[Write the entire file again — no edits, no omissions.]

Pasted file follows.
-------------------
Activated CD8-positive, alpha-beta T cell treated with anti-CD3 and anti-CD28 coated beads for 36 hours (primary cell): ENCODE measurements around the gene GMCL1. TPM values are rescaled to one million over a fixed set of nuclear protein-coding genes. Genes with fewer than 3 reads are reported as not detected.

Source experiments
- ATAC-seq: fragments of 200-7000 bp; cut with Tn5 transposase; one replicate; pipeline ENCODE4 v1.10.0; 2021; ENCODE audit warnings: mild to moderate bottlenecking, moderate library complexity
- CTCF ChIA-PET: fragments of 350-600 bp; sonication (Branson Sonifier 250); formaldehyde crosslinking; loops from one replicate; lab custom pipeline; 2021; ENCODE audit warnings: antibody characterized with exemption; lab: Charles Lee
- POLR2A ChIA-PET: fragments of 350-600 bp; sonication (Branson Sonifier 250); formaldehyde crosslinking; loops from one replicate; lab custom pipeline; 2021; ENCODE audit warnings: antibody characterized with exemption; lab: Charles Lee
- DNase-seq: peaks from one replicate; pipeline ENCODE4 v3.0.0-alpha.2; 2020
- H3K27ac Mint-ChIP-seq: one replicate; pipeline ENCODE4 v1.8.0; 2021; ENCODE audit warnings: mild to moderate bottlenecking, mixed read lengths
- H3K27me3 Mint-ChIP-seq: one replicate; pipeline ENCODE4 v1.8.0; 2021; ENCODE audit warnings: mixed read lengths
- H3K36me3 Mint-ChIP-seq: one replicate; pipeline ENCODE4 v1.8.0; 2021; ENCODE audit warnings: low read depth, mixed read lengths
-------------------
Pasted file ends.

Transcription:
Activated CD8-positive, alpha-beta T cell treated with anti-CD3 and anti-CD28 coated beads for 36 hours (primary cell): ENCODE measurements around the gene GMCL1. TPM values are rescaled to one million over a fixed set of nuclear protein-coding genes. Genes with fewer than 3 reads are reported as not detected.

Source experiments
- ATAC-seq: fragments of 200-7000 bp; cut with Tn5 transposase; one replicate; pipeline ENCODE4 v1.10.0; 2021; ENCODE audit warnings: mild to moderate bottlenecking, moderate library complexity
- CTCF ChIA-PET: fragments of 350-600 bp; sonication (Branson Sonifier 250); formaldehyde crosslinking; loops from one replicate; lab custom pipeline; 2021; ENCODE audit warnings: antibody characterized with exemption; lab: Charles Lee
- POLR2A ChIA-PET: fragments of 350-600 bp; sonication (Branson Sonifier 250); formaldehyde crosslinking; loops from one replicate; lab custom pipeline; 2021; ENCODE audit warnings: antibody characterized with exemption; lab: Charles Lee
- DNase-seq: peaks from one replicate; pipeline ENCODE4 v3.0.0-alpha.2; 2020
- H3K27ac Mint-ChIP-seq: one replicate; pipeline ENCODE4 v1.8.0; 2021; ENCODE audit warnings: mild to moderate bottlenecking, mixed read lengths
- H3K27me3 Mint-ChIP-seq: one replicate; pipeline ENCODE4 v1.8.0; 2021; ENCODE audit warnings: mixed read lengths
- H3K36me3 Mint-ChIP-seq: one replicate; pipeline ENCODE4 v1.8.0; 2021; ENCODE audit warnings: low read depth, mixed read lengths